By Chase Rheam
STILLWATER, Okla. —
A story based on the legacy of an Oklahoma oil baron will be the subject of an upcoming local play.
Town & Gown Theatre will present “The Broken Statue” starting Thursday at 7:30 p.m. The production will run from Thursday through March 24 and March 28-31.
The play is adapted from a book of the same title by Shawnee native Bob Perry about oil baron E.W. Marland and his life’s trials and successes.
The show will be directed by Frank Berry. The idea for the local production of the play, which debuted in 2011, came from Berry being informed of the book and play when he viewed an OETA special a year ago.
“I had talked to a few people that were directing down at Town and Gown and said you ought to direct that,” Berry said.
However, Berry decided to submit the idea to the play committee himself and agreed to be the play’s director. The committee placed the production on the schedule.
“I’ve had a year to worry about it,” he said.
Berry said he has no previous experience directing community theatre. He has been attending Town & Gown as an audience member for 55 years, he said.
“This directing experience was a lot like taking a long trip in the Old West on a stagecoach,” he said.
“I started out imagining all the exciting places I’d see and adventures I’d have and I ended up just hoping I’d get there alive.”
However, rehearsals have been going well, he said.
“Rehearsals are down to the final technical rehearsal,” he said. “We’ve been through all the scenes three or four times.”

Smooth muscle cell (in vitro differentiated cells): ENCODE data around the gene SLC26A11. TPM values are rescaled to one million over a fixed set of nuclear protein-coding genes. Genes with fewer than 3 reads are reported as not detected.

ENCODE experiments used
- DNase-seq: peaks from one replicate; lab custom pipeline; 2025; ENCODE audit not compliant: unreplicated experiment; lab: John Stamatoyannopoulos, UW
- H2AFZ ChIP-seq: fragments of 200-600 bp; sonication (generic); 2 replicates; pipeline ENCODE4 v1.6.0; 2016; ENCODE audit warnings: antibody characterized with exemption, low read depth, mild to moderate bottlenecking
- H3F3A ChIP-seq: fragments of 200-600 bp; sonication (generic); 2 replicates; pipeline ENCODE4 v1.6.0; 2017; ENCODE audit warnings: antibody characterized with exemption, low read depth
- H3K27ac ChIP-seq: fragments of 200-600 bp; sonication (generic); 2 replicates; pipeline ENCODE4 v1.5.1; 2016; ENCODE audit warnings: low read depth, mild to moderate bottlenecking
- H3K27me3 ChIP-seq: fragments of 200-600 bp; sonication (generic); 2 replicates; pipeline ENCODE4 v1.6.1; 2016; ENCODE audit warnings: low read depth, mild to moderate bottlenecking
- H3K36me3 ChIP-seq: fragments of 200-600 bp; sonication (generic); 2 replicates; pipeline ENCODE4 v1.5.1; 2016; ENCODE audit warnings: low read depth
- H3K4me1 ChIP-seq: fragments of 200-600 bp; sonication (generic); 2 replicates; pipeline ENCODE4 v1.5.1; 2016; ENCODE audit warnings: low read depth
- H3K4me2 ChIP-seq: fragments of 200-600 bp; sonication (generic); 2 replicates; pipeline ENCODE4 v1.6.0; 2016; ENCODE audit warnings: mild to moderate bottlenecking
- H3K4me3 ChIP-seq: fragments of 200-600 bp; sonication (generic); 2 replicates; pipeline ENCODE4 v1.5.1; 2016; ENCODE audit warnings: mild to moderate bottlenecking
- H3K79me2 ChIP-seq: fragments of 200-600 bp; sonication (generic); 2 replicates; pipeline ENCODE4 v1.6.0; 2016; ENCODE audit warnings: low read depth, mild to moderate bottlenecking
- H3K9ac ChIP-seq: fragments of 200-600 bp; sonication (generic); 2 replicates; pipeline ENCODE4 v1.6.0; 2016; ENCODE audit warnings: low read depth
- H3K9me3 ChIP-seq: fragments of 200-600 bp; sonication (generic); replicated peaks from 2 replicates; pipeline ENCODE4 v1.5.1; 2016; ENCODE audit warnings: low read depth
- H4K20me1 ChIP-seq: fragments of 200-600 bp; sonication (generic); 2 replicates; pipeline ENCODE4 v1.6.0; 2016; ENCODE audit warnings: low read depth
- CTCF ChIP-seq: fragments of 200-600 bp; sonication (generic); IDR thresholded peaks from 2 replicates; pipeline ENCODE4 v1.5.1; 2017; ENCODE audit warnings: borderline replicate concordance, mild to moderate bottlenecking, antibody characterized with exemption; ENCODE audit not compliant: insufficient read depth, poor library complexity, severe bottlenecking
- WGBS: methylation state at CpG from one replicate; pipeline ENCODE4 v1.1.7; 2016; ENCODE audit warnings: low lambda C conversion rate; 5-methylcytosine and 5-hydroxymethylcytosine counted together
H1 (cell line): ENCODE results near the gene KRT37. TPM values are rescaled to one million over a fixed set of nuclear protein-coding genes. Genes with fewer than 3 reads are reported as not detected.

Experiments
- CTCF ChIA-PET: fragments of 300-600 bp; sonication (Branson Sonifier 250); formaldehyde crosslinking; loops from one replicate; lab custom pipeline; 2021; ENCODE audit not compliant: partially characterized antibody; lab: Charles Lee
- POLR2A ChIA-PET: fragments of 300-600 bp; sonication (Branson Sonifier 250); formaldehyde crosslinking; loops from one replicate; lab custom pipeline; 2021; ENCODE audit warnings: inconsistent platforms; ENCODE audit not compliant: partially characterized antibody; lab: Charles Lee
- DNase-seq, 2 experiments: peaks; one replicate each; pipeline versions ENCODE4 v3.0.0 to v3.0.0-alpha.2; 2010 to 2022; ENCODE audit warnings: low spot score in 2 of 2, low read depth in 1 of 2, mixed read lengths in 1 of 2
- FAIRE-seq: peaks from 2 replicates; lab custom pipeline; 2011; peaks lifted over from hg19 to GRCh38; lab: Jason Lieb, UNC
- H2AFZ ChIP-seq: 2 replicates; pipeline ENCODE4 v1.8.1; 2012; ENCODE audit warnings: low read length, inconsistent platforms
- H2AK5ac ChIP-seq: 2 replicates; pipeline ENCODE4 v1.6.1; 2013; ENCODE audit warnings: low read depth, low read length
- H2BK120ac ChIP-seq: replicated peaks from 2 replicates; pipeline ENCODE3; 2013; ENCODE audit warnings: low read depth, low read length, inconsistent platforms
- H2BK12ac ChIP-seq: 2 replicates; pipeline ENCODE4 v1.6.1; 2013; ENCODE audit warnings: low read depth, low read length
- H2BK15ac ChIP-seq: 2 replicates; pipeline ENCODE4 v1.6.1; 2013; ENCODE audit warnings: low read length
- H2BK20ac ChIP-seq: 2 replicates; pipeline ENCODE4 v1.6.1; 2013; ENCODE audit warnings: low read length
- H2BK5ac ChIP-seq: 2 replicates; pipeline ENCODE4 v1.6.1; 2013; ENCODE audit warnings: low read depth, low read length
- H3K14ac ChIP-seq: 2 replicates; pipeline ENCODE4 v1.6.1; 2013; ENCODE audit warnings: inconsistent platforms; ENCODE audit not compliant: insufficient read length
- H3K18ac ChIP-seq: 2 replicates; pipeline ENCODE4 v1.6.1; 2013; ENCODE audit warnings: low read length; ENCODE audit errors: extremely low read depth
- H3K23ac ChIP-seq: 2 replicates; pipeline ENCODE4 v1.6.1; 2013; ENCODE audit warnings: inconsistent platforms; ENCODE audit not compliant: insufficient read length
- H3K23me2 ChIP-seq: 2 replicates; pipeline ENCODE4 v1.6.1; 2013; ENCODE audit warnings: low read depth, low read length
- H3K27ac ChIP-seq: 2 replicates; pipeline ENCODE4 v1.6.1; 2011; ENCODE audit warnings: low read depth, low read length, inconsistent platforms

Berry said Perry wrote the novel and then distilled it to fit a play. He said there are two versions of “The Broken Statue” — one in which many of the adults, including Lydie, his niece, and George, his nephew, are shown as their younger selves and one version in which that part of the story is cut.
Marland Oil Company was based in Ponca City. Much of the story takes place in Stillwater.
Berry has more in common with E.W. Marland than many may know. His grandfather, James E. Berry, was Marland’s lieutenant governor when he became governor of Oklahoma in 1935. Berry’s grandfather served in the position from 1935 to 1938, he said.
“Bob Perry knew that we were going to do it, so he put in a three-page scene with my grandfather in it who is going to be played by my twin brother, whose name is also James Berry,” he said.
In the scene, Marland visits Berry’s grandfather at his home in Stillwater.
“I am excited about it, of course,” he said.
As for the story itself, it is kept moving through a number of characters, one whom relays the story named “Old Charlie” who tells the story of the broken statue of Lydie to his granddaughter.
“There’s drama and humor,” Berry said. “It’s basically a modern social drama.”
Berry said those attending can expect a good time.
“They can expect local history portrayed with humor and drama and excellent acting by a local community theater that’s been around for more than 60 years,” he said.
For more information about the play and to purchase tickets, visit www.townand-gown.org or call 372-9122.